FAMILY: Mothering the new mums

Actress Demi Moore hired one, Nicole Kidman relied on hers and Davina McCall is said to want to be one. We are talking Doulas. LIFE MATTERS meets a woman who has for all intents and purposes been a doula for some 40 yearsLinda Quinn is a warm, openly affectionate, tactile woman who has an infectious laugh and a keen sense of humour.

Actress Demi Moore hired one, Nicole Kidman relied on hers and Davina McCall is said to want to be one. We are talking Doulas. LIFE MATTERS meets a woman who has for all intents and purposes been a doula for some 40 years

Linda Quinn is a warm, openly affectionate, tactile woman who has an infectious laugh and a keen sense of humour. Had I known about doulas when I was expecting my children I am sure my journey would have led me to her door.

In the strictest sense, the word doula means woman servant or caregiver and in today's increasingly fragmented society added to the pressures on midwives they are becoming increasingly common.

Here in East Anglia, Linda has been instrumental in teaching a whole new batch of doulas who will help expectant and new mothers all over Norfolk and Suffolk. 'I remember when I was having my daughter and I wanted my heart to give out because I thought death had to be better than this,' she laughed, adding: 'I thought if I kept my eyelids shut and still for long enough they might think I was dead.

'When I got home I remember thinking I had ruined my life. The feeling of isolation was so severe. My husband was working away a lot at the time and I didn't have my parents here they were dead. I didn't have anyone to hug and nurture me at that time.'

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Being a doula is all about 'mothering the mother.'

'I love women. Anyone will tell you I am not so interested in the babies. They are beautiful of course but I am not one for cooing over them. It is the mothers I am really interested in. If you don't love women or when a new mum is crying and you want to say 'get a grip,' then you have no business being a doula. That will be my cue to stop doing this when I tell a mother to get a grip,' said Linda.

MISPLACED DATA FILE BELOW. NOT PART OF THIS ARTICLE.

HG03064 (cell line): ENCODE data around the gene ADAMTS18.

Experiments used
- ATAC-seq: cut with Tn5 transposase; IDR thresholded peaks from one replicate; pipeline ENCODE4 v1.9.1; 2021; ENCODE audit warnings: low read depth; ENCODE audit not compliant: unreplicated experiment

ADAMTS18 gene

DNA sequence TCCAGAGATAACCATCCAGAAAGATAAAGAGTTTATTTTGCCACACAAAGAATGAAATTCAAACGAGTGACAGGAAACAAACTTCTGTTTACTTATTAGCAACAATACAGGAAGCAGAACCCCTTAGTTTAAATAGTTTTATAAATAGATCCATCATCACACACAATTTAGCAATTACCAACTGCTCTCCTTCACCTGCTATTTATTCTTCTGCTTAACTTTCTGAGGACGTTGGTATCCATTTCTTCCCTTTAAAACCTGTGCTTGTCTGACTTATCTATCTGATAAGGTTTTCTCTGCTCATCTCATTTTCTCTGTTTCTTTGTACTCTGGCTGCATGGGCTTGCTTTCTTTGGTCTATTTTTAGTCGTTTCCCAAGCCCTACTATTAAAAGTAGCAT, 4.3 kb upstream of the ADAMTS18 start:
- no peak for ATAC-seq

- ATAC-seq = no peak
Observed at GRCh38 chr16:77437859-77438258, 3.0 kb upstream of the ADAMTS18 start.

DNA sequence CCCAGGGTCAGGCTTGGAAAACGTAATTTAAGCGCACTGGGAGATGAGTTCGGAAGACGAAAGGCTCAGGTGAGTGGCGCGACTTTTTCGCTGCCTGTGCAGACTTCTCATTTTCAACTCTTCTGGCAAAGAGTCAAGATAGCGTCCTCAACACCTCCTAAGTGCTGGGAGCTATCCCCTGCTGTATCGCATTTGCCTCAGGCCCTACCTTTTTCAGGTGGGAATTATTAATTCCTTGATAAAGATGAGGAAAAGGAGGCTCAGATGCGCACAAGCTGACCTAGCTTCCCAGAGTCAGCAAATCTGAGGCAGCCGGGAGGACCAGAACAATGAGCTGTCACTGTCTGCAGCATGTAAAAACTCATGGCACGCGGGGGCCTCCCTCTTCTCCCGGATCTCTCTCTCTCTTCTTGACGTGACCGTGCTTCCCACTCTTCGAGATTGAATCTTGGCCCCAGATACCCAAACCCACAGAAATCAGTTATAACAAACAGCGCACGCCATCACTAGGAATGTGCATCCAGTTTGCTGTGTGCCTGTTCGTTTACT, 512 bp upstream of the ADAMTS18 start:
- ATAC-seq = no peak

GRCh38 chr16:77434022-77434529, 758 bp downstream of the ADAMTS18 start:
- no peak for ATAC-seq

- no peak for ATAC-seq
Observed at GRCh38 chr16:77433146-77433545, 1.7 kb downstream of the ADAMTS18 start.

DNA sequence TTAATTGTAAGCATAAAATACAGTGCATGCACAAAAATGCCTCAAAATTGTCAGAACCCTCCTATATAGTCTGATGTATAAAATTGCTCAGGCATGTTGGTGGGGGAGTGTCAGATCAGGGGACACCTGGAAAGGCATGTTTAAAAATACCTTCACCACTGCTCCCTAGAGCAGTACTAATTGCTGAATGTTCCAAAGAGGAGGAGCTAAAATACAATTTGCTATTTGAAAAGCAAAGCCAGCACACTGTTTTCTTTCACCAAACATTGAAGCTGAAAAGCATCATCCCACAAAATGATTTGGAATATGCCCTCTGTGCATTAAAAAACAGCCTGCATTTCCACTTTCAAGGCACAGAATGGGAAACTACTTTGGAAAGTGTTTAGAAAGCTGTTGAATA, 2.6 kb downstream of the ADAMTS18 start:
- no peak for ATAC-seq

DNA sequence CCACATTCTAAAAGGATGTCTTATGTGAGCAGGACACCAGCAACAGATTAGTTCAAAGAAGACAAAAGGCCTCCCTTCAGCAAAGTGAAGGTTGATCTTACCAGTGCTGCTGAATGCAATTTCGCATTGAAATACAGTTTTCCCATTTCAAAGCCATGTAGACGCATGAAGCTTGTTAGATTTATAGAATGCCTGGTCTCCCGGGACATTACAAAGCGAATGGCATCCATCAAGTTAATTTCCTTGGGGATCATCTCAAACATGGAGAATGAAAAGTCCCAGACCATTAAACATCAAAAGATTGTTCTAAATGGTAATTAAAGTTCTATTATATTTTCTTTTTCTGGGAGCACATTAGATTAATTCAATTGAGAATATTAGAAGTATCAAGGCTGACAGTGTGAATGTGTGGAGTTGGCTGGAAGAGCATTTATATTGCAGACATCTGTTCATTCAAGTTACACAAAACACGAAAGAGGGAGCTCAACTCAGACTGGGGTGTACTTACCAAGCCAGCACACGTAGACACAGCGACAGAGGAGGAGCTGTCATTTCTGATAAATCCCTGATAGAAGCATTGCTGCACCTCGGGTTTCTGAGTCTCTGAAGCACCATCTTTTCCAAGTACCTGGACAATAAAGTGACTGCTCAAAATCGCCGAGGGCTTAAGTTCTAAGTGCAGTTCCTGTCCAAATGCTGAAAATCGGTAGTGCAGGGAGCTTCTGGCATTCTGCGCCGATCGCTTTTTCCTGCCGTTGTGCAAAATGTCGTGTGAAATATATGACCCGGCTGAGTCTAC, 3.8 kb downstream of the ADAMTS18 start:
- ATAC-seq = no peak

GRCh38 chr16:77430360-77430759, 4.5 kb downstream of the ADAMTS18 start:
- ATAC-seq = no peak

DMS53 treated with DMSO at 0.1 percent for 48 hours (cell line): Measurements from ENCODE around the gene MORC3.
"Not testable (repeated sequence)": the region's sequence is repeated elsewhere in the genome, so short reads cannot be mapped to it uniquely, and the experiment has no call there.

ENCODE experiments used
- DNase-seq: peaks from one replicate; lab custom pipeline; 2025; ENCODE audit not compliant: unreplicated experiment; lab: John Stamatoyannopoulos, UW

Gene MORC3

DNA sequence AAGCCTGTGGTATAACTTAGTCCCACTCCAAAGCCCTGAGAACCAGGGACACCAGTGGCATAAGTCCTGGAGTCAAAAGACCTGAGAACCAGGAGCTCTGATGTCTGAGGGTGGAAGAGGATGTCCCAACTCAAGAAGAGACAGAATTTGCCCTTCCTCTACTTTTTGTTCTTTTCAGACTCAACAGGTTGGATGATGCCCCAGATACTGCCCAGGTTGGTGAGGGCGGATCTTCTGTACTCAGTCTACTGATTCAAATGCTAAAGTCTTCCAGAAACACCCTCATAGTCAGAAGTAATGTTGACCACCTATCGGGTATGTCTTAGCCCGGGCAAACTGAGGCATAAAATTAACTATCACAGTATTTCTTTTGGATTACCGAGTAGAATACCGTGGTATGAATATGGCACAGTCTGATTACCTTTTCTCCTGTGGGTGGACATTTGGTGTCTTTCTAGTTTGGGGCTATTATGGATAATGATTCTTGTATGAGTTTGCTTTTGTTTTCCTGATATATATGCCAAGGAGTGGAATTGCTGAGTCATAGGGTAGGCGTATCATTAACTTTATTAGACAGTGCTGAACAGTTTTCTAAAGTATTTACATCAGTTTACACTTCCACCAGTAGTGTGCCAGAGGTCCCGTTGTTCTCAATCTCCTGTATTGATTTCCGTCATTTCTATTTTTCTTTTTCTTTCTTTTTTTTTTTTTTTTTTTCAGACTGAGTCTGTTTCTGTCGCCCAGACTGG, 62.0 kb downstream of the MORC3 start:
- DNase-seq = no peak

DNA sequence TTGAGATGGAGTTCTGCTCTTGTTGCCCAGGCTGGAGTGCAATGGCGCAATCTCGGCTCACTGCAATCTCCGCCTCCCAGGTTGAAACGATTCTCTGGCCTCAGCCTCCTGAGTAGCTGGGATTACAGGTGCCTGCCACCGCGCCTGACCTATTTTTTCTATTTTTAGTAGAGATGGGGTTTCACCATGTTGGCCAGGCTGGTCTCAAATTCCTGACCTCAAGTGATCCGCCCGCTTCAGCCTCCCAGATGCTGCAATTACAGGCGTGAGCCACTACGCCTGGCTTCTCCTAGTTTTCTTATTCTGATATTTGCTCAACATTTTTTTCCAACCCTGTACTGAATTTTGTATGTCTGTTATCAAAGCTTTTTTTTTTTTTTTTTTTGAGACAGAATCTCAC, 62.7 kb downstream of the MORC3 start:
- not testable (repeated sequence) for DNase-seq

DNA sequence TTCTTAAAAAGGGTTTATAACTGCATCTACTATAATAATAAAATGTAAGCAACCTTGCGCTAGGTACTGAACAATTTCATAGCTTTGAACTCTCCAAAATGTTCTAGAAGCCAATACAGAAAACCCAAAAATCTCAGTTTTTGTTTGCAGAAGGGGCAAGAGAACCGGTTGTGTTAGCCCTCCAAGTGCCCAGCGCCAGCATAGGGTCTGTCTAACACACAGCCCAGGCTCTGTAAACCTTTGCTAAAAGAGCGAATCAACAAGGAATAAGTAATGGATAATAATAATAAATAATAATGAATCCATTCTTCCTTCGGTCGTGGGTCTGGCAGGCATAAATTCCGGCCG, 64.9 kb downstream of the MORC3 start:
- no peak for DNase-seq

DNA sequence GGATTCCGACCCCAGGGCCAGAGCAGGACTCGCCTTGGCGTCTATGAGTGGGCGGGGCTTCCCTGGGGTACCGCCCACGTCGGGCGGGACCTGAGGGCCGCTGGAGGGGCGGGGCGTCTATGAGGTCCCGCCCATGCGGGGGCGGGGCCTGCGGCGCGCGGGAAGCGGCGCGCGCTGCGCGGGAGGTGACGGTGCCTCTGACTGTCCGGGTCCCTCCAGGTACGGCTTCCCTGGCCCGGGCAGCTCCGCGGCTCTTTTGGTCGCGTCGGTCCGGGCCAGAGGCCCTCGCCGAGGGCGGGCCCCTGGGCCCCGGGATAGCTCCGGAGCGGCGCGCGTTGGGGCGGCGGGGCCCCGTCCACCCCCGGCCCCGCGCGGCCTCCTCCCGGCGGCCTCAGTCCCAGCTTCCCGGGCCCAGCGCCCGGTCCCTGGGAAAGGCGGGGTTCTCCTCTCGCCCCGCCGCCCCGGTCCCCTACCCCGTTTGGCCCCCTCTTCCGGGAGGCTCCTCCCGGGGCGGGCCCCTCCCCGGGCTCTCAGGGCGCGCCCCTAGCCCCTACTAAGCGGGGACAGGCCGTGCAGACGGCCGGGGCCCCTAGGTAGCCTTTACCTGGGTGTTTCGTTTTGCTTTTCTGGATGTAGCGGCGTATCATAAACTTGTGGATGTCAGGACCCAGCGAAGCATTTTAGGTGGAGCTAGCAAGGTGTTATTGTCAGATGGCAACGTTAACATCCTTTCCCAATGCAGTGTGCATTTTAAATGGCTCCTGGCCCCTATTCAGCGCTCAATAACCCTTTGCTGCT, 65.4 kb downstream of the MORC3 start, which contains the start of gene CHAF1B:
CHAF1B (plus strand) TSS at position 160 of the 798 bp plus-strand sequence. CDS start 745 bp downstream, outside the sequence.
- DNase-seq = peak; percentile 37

Linda became a doula after studying to be a midwife. Having seen how the workload took the midwives away from the very people they were training to help, she concentrated on bringing up her own family.

But 'doularing' was always inside her. 'Members of my family, then friends and finally neighbours would ask me to be with them during the birth of their child. I loved it. I have always been interested in birth. I remember my grandmother telling my mother she would walk out and go home if I - at the age of 11 - was allowed to watch a woman giving birth on television.

'I had always wanted to be a midwife and after my children were older I thought if I am going to do it I need to get on with it, but I didn't like the fact they spent such a little amount of time with the women. I wanted to be with the women, so I found out about being a doula. I think I have been one all my life really.'

She added: 'This is all about leaving your ego at home - in fact you really shouldn't have one because nothing about being a doula is about you. It is all about the mother you have been called in to help.'

When Linda is called in by an expectant mother she is there to offer support and guidance. She is like a midwife without the clinical training.

Doulas are trained, however in problem solving: helping women come to their own decisions and helping them to stick to them. 'It's like being a friend really, a really good friend.

'I never give advice,' says Linda, who lives in South Lopham. 'I never tell anyone what to do. They have to arrive at their own conclusions and make their own decisions. It is important that mothers come to their own decisions otherwise they could say: 'you told me to do that' and that is not how it should work. We merely help them arrive at their own decisions.